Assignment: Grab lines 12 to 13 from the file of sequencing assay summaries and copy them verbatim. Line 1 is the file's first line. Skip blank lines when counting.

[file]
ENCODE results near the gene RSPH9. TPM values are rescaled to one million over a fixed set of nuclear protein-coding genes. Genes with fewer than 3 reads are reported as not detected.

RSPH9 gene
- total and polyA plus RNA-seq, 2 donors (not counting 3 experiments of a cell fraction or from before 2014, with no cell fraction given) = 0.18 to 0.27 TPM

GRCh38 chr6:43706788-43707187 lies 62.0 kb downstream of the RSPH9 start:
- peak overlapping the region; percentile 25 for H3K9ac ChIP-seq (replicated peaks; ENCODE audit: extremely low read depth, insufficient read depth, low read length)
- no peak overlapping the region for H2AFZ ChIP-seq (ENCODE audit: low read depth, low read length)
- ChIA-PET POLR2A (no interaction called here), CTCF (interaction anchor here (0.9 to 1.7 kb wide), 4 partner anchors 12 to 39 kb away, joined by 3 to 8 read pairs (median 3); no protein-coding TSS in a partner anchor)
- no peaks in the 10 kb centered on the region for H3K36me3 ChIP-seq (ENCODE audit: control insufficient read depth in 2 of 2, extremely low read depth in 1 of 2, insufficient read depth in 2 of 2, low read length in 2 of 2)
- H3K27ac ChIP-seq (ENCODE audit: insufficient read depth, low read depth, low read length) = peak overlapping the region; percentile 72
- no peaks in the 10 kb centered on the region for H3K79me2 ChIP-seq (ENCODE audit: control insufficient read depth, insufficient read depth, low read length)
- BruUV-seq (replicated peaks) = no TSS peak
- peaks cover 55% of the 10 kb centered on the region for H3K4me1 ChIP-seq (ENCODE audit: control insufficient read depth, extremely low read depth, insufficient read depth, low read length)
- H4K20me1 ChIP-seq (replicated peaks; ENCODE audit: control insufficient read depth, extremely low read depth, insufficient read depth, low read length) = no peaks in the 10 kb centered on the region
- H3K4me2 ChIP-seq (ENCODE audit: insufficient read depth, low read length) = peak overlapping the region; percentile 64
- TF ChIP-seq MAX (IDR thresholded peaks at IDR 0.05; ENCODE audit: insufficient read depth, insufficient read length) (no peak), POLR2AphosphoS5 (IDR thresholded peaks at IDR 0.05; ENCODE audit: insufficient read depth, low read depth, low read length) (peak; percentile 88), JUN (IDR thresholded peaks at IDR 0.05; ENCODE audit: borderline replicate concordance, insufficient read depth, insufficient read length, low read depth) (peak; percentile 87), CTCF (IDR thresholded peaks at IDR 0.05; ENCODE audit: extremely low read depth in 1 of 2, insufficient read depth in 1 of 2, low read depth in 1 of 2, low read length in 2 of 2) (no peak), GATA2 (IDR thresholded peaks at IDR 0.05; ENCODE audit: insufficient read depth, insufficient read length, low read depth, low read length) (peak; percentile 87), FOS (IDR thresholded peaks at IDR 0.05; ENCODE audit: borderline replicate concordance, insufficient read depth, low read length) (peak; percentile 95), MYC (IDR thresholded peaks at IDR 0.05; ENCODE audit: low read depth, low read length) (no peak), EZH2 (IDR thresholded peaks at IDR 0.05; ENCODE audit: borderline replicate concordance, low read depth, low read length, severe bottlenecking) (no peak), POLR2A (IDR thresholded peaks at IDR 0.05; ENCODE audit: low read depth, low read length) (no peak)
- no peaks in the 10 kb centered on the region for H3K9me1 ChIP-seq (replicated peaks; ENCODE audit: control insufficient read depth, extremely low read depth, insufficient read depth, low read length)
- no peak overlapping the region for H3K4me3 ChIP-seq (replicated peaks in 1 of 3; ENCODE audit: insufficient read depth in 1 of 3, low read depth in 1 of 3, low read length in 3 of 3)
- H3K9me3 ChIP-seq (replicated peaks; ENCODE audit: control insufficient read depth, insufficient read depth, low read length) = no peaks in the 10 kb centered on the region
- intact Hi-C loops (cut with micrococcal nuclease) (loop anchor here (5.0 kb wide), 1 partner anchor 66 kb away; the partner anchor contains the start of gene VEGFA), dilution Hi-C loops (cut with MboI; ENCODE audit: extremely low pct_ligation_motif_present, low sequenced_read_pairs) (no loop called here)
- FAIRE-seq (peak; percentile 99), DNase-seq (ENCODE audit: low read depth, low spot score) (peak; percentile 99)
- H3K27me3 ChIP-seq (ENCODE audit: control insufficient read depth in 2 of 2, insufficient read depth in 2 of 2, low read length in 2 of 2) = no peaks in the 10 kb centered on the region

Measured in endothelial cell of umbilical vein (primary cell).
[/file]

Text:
- peaks cover 55% of the 10 kb centered on the region for H3K4me1 ChIP-seq (ENCODE audit: control insufficient read depth, extremely low read depth, insufficient read depth, low read length)
- H4K20me1 ChIP-seq (replicated peaks; ENCODE audit: control insufficient read depth, extremely low read depth, insufficient read depth, low read length) = no peaks in the 10 kb centered on the region